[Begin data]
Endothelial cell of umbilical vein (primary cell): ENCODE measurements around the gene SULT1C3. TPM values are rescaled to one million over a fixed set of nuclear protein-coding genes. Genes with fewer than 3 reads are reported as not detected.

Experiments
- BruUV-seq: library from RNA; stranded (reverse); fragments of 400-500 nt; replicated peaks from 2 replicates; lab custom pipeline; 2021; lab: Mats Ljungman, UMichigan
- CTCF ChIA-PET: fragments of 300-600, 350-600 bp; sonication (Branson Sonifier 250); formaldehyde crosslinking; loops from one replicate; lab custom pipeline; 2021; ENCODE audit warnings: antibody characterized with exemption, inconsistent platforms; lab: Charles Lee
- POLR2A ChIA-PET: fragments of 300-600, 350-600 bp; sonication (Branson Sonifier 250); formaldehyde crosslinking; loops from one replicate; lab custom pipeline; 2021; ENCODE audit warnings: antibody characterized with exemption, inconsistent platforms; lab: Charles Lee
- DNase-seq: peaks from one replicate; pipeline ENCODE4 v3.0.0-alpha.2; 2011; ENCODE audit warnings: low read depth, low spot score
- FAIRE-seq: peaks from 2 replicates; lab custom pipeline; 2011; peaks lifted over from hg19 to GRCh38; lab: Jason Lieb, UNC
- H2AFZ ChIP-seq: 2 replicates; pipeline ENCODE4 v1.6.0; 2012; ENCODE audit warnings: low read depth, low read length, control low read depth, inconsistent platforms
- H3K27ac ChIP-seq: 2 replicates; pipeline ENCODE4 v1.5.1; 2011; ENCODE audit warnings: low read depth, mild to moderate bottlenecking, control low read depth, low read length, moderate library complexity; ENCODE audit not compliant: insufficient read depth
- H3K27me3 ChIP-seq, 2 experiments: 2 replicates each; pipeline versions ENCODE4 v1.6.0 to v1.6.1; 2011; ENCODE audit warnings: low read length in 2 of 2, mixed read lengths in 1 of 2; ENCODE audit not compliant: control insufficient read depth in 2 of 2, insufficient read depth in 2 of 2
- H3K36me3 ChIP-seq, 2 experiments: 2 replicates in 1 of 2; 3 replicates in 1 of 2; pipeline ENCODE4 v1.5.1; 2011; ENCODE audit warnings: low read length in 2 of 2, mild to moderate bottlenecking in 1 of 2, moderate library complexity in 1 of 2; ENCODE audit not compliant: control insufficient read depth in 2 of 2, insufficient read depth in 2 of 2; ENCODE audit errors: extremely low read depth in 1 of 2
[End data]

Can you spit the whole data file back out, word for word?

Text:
Endothelial cell of umbilical vein (primary cell): ENCODE measurements around the gene SULT1C3. TPM values are rescaled to one million over a fixed set of nuclear protein-coding genes. Genes with fewer than 3 reads are reported as not detected.

Experiments
- BruUV-seq: library from RNA; stranded (reverse); fragments of 400-500 nt; replicated peaks from 2 replicates; lab custom pipeline; 2021; lab: Mats Ljungman, UMichigan
- CTCF ChIA-PET: fragments of 300-600, 350-600 bp; sonication (Branson Sonifier 250); formaldehyde crosslinking; loops from one replicate; lab custom pipeline; 2021; ENCODE audit warnings: antibody characterized with exemption, inconsistent platforms; lab: Charles Lee
- POLR2A ChIA-PET: fragments of 300-600, 350-600 bp; sonication (Branson Sonifier 250); formaldehyde crosslinking; loops from one replicate; lab custom pipeline; 2021; ENCODE audit warnings: antibody characterized with exemption, inconsistent platforms; lab: Charles Lee
- DNase-seq: peaks from one replicate; pipeline ENCODE4 v3.0.0-alpha.2; 2011; ENCODE audit warnings: low read depth, low spot score
- FAIRE-seq: peaks from 2 replicates; lab custom pipeline; 2011; peaks lifted over from hg19 to GRCh38; lab: Jason Lieb, UNC
- H2AFZ ChIP-seq: 2 replicates; pipeline ENCODE4 v1.6.0; 2012; ENCODE audit warnings: low read depth, low read length, control low read depth, inconsistent platforms
- H3K27ac ChIP-seq: 2 replicates; pipeline ENCODE4 v1.5.1; 2011; ENCODE audit warnings: low read depth, mild to moderate bottlenecking, control low read depth, low read length, moderate library complexity; ENCODE audit not compliant: insufficient read depth
- H3K27me3 ChIP-seq, 2 experiments: 2 replicates each; pipeline versions ENCODE4 v1.6.0 to v1.6.1; 2011; ENCODE audit warnings: low read length in 2 of 2, mixed read lengths in 1 of 2; ENCODE audit not compliant: control insufficient read depth in 2 of 2, insufficient read depth in 2 of 2
- H3K36me3 ChIP-seq, 2 experiments: 2 replicates in 1 of 2; 3 replicates in 1 of 2; pipeline ENCODE4 v1.5.1; 2011; ENCODE audit warnings: low read length in 2 of 2, mild to moderate bottlenecking in 1 of 2, moderate library complexity in 1 of 2; ENCODE audit not compliant: control insufficient read depth in 2 of 2, insufficient read depth in 2 of 2; ENCODE audit errors: extremely low read depth in 1 of 2